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Gregor 2023-11-13 17:28:16

Is there a good catalogue of programming languages? Preferably with the option of searching by feature or comparing languages on some dimensions?

Eli Mellen 2023-11-13 17:30:18

this doesn’t line up 1:1 with what you are asking, but I’ve always found that learn x in y is a quick way to compare a number of languages, and get a sense for their basic semantics and feature set.

the big gap I see in learn x in y is that it doesn’t typically touch on tooling and ecosystem

Xavier Lambein 2023-11-13 17:37:00

There's a few FoC-oriented languages in the catalog:

Greg Bylenok 2023-11-13 18:09:46

Rosetta code? Granted, no search.

📝 Category:Programming Languages

For the programming language, see Category:Programming Language. A programming language is a symbolic representation of a specification for computer behavior. A...

Gregor 2023-11-13 18:54:59

Thanks for the resources! Grateful for it all. Might use it to compile a structured list of my own and share it back here

Gregor 2023-11-13 20:08:29

I've started here, focusing on new-ish langs that spark my interest, probably won't add much in terms of historic langs (me myself, but happy to give edit rights)

Mike Austin 2023-11-14 00:36:11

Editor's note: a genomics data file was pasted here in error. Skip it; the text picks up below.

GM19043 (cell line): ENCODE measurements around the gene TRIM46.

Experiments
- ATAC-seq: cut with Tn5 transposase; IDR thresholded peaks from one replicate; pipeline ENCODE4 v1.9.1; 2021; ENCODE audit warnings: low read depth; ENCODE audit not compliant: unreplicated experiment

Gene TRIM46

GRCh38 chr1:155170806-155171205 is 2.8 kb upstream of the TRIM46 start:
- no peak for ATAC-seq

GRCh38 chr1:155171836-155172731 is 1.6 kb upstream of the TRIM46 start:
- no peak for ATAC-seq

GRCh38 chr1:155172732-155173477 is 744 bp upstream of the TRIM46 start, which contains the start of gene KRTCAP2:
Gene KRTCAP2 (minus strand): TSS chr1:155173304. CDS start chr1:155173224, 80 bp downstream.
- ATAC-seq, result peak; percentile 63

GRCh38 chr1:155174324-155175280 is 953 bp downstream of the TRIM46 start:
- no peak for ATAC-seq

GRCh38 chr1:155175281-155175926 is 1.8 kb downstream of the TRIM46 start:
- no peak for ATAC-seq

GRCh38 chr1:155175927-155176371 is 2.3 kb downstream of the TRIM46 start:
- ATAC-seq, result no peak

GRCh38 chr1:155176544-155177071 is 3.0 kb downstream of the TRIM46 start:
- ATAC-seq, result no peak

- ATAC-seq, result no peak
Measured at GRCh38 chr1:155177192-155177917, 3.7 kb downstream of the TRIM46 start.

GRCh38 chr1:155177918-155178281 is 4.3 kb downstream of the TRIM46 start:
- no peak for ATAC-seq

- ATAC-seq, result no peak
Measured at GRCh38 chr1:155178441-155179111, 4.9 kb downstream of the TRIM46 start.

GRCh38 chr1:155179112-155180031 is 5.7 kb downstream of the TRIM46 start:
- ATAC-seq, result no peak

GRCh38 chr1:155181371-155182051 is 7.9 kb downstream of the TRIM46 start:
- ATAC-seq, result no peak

For a syntax between languages reference, I like to visit It's getting older, but sometimes useful to see how different languages implement a similar concept.

Jan Ruzicka 2023-11-14 21:06:08

There's also, which does have search and lists various usage statistics and language features.

Matthew Kelly 2023-11-16 17:21:22

Oooh! hyperpolyglot has a great side by side feature list of many related langs.

Tom Lieber 2023-11-18 16:30:49

Kartik Agaram It wasn’t on-topic in the thread you started a while back, my but first thought when considering building software like that is “Writing a social media app is frightening” (or more generally, “Storing user data is frightening”), as this post just reminded me:

Tom Lieber 2023-11-19 14:58:02

I built a Magic Inky interface at work a while back. A metadata editor that presented as a nested bulleted list of English sentences with clickable words, like:

“From [time T1] to [time T2], an [event type] happens with [property P], and it’s very [adjective].”